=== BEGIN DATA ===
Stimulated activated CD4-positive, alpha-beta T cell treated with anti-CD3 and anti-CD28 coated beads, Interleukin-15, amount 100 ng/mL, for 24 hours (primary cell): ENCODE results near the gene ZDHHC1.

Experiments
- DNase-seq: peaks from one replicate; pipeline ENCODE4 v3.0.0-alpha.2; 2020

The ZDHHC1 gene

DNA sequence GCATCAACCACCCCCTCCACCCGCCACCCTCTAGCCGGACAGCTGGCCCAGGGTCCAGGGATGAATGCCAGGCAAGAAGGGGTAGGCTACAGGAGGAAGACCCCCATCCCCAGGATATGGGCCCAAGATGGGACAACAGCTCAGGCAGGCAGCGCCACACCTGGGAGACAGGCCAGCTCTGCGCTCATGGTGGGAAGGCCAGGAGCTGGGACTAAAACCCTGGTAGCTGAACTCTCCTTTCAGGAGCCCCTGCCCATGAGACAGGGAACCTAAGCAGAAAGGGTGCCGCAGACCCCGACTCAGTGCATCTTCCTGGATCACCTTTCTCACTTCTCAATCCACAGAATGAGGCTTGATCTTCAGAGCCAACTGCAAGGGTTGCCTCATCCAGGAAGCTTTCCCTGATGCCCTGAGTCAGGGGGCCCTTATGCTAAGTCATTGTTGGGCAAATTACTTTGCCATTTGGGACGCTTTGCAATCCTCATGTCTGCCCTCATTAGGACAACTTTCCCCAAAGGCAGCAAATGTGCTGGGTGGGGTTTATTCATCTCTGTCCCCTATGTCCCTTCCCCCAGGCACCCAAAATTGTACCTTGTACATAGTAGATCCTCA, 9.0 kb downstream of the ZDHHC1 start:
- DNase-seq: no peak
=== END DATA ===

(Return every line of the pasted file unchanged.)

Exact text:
Stimulated activated CD4-positive, alpha-beta T cell treated with anti-CD3 and anti-CD28 coated beads, Interleukin-15, amount 100 ng/mL, for 24 hours (primary cell): ENCODE results near the gene ZDHHC1.

Experiments
- DNase-seq: peaks from one replicate; pipeline ENCODE4 v3.0.0-alpha.2; 2020

The ZDHHC1 gene

DNA sequence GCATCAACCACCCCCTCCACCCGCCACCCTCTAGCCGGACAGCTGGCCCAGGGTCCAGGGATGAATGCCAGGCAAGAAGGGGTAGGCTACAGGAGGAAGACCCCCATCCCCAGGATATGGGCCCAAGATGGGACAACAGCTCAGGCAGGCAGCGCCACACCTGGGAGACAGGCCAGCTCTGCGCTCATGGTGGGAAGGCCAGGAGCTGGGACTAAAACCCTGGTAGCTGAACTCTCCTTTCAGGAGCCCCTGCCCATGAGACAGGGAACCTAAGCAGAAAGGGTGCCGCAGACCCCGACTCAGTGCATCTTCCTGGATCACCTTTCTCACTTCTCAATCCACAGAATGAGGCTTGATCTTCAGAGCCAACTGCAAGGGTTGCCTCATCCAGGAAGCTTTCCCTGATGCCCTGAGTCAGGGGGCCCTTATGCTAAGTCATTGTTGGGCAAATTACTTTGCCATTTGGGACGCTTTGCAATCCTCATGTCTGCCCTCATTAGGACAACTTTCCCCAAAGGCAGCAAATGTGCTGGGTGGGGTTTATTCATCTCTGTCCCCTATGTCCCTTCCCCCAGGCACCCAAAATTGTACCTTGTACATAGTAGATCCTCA, 9.0 kb downstream of the ZDHHC1 start:
- DNase-seq: no peak